Candidate who ran solely on climate change issue couldn’t even qualify for CNN debate…
(Dan E. Way, Liberty Headlines) Washington Governor Jay Inslee dropped out of the race for the Democratic party’s 2020 presidential nomination on Wednesday, thinning the crowded field to 22.
“It’s become clear that I’m not gonna be carrying the ball, I’m not gonna be the president, so I’m withdrawing tonight from the race,” Inslee told MSNBC’s Rachel Maddow.
Inslee — who was polling less than one percent, according to an aggregate of recent surveys — built his campaign around the issue of tackling climate change, and he returned to the same theme even as he announced his exit from the race.
Inslee has a radical climate plan that would raise taxes on the average U.S. household $75,000 over the next 10 years.
Part of his decision to withdraw may have been attributed to his failure to qualify for a Sept. 4 CNN climate change town hall for the 2020 Democratic presidential candidates. The progressive cable television company has a rule that presidential hopefuls must attain 2 percent support in four or more polls to be eligible to participate. Inslee, whose political career as a congressman and governor revolve around climate alarmism, and whose campaign website is saturated with his climate bona fides, has been unable to generate that low bar of voter enthusiasm.
Wednesday was the deadline for Inslee to achieve that threshold. The irony is thick that the candidate in the Democratic field inextricably linked to climate change and with the most vigorous climate agenda could be a no-show at an event in his political wheelhouse.
But it wouldn’t have been the first time.
Inslee was invited by the conservative Heartland Institute to attend its 13th annual International Conference on Climate Change to debate his climate policy. He declined.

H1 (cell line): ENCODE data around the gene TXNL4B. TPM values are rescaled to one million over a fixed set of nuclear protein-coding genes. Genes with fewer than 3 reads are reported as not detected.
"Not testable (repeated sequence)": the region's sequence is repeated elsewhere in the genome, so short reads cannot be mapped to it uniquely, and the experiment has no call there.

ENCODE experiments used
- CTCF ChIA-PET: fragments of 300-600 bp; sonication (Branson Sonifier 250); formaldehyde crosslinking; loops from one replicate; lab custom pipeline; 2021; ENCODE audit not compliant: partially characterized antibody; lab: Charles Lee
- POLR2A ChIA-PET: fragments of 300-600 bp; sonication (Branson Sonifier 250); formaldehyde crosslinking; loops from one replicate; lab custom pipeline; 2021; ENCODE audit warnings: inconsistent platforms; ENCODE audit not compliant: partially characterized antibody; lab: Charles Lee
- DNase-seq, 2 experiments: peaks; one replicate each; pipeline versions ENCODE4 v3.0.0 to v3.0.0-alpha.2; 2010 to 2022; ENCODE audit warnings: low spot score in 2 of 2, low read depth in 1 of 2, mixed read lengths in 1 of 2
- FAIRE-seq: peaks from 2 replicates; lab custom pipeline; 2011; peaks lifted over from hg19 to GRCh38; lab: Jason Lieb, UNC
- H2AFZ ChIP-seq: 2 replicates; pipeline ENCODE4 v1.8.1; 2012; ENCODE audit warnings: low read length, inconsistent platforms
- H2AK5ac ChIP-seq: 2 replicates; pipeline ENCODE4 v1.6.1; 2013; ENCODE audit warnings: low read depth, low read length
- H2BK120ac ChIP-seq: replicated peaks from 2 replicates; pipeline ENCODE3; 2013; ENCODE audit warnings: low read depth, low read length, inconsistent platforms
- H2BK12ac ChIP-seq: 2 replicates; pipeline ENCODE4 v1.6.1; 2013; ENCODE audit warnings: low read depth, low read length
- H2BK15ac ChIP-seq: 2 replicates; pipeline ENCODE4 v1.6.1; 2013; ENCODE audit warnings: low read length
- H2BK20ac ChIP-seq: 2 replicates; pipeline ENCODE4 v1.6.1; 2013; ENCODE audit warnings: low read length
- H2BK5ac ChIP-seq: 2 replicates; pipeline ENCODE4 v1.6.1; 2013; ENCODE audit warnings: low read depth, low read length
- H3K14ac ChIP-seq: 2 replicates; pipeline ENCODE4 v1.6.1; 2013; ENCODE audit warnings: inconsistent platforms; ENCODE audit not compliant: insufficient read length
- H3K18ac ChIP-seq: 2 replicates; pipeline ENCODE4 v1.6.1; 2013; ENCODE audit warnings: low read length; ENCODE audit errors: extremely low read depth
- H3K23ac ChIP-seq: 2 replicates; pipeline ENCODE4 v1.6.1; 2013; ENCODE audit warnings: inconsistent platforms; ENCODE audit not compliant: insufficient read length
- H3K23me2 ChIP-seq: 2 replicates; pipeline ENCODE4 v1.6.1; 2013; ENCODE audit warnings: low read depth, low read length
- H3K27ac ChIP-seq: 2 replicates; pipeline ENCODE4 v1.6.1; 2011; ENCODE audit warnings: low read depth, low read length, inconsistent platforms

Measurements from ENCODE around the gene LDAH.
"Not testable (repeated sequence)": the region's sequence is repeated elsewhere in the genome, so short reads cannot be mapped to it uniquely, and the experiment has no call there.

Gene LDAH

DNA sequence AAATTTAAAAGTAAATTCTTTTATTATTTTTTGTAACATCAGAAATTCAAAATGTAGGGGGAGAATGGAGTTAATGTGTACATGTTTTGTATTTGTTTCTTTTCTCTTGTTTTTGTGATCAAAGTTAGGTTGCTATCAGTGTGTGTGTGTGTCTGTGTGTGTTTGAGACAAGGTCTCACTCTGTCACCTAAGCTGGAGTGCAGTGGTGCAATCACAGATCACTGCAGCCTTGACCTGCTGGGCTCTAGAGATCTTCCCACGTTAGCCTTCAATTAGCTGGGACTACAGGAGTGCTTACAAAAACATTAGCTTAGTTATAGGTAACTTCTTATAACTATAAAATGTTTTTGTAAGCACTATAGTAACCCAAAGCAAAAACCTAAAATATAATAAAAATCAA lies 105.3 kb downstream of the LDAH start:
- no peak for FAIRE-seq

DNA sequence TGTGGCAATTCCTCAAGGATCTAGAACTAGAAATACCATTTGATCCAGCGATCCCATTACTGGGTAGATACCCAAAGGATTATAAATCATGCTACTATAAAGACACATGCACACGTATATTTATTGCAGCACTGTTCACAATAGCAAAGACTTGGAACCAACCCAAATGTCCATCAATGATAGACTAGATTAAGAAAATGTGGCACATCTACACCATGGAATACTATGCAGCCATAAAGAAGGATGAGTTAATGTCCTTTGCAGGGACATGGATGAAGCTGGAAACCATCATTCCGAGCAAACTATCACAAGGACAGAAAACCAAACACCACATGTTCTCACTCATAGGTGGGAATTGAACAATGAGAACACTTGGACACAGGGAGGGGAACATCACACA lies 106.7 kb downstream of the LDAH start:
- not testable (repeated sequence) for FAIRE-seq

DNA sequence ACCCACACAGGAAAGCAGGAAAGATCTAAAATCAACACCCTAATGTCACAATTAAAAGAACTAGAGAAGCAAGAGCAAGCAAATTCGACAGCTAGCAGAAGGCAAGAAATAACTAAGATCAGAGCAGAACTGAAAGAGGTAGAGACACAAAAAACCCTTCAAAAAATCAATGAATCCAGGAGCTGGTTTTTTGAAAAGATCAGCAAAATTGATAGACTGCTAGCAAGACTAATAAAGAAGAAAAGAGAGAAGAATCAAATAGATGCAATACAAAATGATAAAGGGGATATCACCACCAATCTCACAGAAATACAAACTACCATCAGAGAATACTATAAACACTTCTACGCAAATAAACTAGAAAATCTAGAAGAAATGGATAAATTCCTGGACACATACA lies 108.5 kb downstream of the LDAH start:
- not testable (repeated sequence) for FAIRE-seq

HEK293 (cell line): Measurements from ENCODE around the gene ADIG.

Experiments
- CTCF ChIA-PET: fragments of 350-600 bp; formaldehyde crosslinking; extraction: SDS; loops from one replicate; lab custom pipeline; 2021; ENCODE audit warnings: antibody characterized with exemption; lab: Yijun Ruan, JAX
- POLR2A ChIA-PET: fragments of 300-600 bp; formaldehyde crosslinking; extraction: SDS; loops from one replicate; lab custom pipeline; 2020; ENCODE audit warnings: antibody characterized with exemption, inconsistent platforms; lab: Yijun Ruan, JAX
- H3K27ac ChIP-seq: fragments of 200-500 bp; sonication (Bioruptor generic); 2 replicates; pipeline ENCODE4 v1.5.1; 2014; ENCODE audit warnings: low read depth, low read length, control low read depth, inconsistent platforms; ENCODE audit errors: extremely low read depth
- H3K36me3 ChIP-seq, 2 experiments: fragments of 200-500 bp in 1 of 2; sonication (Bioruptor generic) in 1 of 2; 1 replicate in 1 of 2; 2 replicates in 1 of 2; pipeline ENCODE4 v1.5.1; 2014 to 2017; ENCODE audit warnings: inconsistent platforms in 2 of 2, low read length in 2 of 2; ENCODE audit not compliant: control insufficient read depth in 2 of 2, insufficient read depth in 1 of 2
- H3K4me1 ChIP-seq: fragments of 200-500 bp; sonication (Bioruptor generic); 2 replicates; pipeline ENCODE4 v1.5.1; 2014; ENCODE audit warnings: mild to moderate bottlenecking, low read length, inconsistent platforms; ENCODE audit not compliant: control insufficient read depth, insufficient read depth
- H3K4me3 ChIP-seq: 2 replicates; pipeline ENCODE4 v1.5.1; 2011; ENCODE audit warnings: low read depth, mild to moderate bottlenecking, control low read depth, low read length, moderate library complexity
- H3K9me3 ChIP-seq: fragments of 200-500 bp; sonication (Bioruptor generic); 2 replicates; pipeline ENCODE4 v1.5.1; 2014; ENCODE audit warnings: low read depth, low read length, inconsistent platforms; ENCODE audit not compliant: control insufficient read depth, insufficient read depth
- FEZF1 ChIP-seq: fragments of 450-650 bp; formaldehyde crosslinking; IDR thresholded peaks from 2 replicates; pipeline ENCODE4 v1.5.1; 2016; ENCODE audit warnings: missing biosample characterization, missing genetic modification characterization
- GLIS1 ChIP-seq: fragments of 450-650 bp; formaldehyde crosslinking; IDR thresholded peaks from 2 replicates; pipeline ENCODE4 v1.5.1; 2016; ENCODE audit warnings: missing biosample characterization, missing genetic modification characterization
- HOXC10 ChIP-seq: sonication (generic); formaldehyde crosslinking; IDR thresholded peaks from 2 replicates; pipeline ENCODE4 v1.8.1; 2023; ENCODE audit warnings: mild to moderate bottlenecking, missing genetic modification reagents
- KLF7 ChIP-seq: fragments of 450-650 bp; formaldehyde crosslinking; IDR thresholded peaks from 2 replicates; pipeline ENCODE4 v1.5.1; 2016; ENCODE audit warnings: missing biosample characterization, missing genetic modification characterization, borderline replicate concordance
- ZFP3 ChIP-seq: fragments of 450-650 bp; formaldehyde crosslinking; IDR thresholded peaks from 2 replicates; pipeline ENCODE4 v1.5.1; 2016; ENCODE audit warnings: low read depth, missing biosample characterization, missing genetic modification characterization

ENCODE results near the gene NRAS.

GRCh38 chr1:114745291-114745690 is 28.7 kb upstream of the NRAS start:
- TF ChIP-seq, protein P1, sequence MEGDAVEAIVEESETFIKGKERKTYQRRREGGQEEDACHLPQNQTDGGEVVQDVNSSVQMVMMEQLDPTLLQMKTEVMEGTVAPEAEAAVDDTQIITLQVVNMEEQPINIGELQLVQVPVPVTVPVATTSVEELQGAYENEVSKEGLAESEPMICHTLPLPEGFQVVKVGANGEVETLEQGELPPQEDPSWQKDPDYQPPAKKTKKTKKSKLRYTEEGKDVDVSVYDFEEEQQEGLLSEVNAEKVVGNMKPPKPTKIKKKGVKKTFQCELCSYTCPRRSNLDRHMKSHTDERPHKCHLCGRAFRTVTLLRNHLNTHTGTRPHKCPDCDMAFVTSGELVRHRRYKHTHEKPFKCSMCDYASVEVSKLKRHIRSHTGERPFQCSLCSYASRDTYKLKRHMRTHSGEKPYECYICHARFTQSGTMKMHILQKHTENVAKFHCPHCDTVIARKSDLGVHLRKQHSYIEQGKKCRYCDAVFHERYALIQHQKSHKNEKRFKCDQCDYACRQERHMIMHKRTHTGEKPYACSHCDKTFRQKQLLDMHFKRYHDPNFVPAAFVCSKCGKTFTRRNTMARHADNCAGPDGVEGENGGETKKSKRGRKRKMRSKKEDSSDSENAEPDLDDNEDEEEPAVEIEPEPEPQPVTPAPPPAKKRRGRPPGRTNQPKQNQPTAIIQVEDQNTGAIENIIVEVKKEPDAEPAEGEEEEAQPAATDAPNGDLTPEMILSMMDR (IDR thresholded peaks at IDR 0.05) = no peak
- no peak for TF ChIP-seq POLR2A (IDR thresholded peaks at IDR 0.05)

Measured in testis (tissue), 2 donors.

James Taylor, senior fellow at the think tank, said on a Heartland blog post Inslee’s Evergreen Economy for America plan is similar to the Green New Deal advanced by freshman Congresswoman Alexandria Ocasio-Cortez, a Democrat from the Bronx. She has praised Inslee’s plan as the “gold standard.”
Inslee proposes switching America’s power supply to wind and solar at a cost of $9 trillion. Taylor said that would break down to $75,000 per household over 10 years, but would have virtually zero impact on global temperatures.
Inslee declined to endorse a specific candidate now, saying that he will be backing the eventual Democratic nominee.
US voters have have rarely considered climate change a top-priority presidential election issue.
Inslee and fellow climate alarmist Al Gore had tried to twist arms at the Democratic National Committee to create a standalone climate debate for presidential candidates. Inslee’s camp viewed such an event as an opportunity for him to shine in the crowded field. Now that won’t happen.
CNN announced that 10 candidates have reached the 2 percent poll support requirement to qualify for its climate town hall and future presidential primary debates. They are former Housing and Urban Development Secretary Julián Castro; U.S. Sens. Kamala Harris, Amy Klobuchar, Bernie Sanders, Elizabeth Warren, and Cory Booker; South Bend, Indiana Mayor Pete Buttigieg; former congressman Beto O’Rourke; businessman Andrew Yang; and former vice president Joe Biden.
Fourteen candidates have met a second criteria of collecting campaign contributions from at least 130,000 individuals, coming from at least 400 unique donors in 20 or more states. CNN identified them as the 10 who have the poll support mandate locked down, as well as Inslee, U.S. Rep. Tulsi Gabbard of Hawaii, billionaire Tom Steyer, and author Marianne Williamson.
Information © Agence France-Presse was used for this article.